Therefore, merchants were slow to adopt the technology at point-of-sales. And as few stores accept NFC, brands weren’t capable to really leverage NFC for marketing. Which resulted in the relatively low consumer awareness and use of NFC. Today’s launch will drastically change all this!
So why Apple did take so long to enter the NFC market – and why now?
There have been a lot of assumptions in the last few years. Some said NFC failed to convince Apple for payment due to too high safety risks. Others believed integrating NFC chip in every iPhone was too costly in Apple’s manufacturing process, etc. The fact is, Apple apparently just prefers to come later. They adopted a waiting strategy, to see what first happenned in the sector until the technology’s potential was “audit-proofed” and worth the try.
And today, they estimated that now was the right time to “go NFC”, for both the new iPhone 6 and the coming iWatch. Indeed, with consumers having already been “educated” about this new technology (mostly by Apple’s own competitors Samsung and Google!), and with great brands’ and retailers’ initiatives like Starbucks and its 15% customers paying with their phone being successful, this waiting strategy could have been the right one.
Why now? Apple launches “Apple Pay”, a tap-to-pay option to simplify physical purchase via mobile device (or iWatch). They are rolling out NFC payment to their own Apple stores and has already partnered with major payment networks, banks and retailers (incl. Mastercard, Visa, AmEx, Sephora, Wallgreen’s, McDonalds, Target, etc.) to boost the launch of its new mobile wallet.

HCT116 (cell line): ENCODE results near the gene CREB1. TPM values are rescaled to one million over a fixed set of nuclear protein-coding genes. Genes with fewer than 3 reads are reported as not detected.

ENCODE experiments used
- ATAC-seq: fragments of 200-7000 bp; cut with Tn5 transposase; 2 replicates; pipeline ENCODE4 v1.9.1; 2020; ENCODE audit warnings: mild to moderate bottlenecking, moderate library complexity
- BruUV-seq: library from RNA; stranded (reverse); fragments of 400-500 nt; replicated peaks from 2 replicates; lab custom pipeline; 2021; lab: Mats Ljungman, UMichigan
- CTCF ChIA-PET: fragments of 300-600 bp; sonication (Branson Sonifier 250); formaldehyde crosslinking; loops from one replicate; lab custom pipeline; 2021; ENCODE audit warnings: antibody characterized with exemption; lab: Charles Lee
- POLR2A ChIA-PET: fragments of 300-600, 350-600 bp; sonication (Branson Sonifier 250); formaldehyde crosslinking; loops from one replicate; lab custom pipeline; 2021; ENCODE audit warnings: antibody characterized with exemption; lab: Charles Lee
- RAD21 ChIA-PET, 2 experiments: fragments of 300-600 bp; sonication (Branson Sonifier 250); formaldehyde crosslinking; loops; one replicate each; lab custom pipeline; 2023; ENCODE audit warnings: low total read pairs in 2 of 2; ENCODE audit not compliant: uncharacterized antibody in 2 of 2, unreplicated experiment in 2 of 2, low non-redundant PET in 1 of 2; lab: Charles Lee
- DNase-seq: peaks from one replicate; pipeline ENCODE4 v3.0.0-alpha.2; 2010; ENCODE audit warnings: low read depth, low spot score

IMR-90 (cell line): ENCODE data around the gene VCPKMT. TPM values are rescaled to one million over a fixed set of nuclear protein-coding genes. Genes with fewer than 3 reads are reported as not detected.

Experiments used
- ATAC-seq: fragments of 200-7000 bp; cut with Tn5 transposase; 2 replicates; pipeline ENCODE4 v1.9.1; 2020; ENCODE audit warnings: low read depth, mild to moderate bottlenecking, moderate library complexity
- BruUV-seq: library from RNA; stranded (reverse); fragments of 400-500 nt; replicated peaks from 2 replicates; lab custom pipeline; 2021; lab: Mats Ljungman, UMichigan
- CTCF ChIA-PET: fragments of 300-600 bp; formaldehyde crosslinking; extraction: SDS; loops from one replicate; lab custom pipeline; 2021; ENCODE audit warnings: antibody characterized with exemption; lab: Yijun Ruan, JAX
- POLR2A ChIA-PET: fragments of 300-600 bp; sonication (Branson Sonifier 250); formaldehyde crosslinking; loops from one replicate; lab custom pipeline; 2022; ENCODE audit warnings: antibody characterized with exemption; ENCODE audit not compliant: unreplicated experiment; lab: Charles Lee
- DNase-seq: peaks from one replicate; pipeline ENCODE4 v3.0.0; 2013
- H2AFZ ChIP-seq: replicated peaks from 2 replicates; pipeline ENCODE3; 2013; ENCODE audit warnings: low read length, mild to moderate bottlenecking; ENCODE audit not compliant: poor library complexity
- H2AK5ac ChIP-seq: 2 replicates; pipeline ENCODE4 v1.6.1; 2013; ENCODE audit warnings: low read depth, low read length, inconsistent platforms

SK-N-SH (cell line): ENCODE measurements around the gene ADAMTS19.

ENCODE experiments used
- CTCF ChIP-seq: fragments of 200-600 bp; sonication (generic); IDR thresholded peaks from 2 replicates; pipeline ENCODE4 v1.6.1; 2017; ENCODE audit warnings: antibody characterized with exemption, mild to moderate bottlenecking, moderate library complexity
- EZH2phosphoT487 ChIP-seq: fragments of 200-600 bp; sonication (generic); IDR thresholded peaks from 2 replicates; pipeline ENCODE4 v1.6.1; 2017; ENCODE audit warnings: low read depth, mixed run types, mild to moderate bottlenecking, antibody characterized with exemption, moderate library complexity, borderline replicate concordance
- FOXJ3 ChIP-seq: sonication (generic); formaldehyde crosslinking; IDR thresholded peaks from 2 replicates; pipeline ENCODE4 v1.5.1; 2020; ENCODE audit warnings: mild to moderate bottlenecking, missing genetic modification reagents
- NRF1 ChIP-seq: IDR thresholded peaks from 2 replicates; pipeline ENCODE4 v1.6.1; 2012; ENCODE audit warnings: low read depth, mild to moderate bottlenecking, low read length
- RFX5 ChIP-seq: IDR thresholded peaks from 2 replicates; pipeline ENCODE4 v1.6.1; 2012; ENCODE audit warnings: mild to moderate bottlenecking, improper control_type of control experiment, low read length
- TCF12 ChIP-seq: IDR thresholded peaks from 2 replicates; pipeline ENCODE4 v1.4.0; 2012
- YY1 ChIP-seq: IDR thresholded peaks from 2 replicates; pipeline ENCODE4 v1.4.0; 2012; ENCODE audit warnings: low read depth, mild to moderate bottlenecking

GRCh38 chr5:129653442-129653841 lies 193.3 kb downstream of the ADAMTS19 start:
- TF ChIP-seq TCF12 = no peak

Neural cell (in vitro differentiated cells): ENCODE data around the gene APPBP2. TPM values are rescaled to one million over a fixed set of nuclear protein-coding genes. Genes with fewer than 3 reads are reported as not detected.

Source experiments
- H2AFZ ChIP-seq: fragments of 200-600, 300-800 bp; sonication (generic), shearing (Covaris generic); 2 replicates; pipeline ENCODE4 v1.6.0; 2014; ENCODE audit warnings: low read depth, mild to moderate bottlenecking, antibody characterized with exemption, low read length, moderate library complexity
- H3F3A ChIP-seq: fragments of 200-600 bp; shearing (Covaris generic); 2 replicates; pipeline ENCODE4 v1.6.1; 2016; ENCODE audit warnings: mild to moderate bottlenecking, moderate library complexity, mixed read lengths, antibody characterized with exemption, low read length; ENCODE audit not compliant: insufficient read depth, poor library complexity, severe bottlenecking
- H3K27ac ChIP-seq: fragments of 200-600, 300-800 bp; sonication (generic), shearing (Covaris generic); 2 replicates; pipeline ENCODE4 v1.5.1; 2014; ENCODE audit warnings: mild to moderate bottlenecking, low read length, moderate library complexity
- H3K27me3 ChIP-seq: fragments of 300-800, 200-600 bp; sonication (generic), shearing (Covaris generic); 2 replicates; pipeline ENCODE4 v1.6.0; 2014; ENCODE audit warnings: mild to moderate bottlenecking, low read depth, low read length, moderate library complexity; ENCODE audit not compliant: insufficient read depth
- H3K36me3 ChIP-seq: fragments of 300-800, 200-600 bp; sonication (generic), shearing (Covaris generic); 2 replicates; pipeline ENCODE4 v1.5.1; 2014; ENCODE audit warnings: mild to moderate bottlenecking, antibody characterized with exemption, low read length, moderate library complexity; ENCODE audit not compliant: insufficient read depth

Payment activities will be easy to implement within the Apple ecosystem, along with iTunes 800 million stored credit cards, an extra security feature via “tokenization” to prevent fraud and in conjunction with the existing Passbook Wallet. This will be a real game-changer in the mobile payment industry so far, initiating fast retailers and user adoption.
So beware, the dream of a “wallet-free” life might be now not so far away than we think!
Beyond payment and mCommerce, let’s see if Apple also plan to use the convenience and simplicity of NFC to facilitate connection between Apple devices. The timing is definitely right, considering the coming area of wearables and connected things.
Now including the 70 to 80 million users expected for iPhone 6, NFC is about to take a new turn in term of reach and applications. This will definitely provide marketers with a whole new playing field for innovations in the near future!
What do you think Apple NFC launch will mean for marketers? Should they consider now to finally invest in NFC?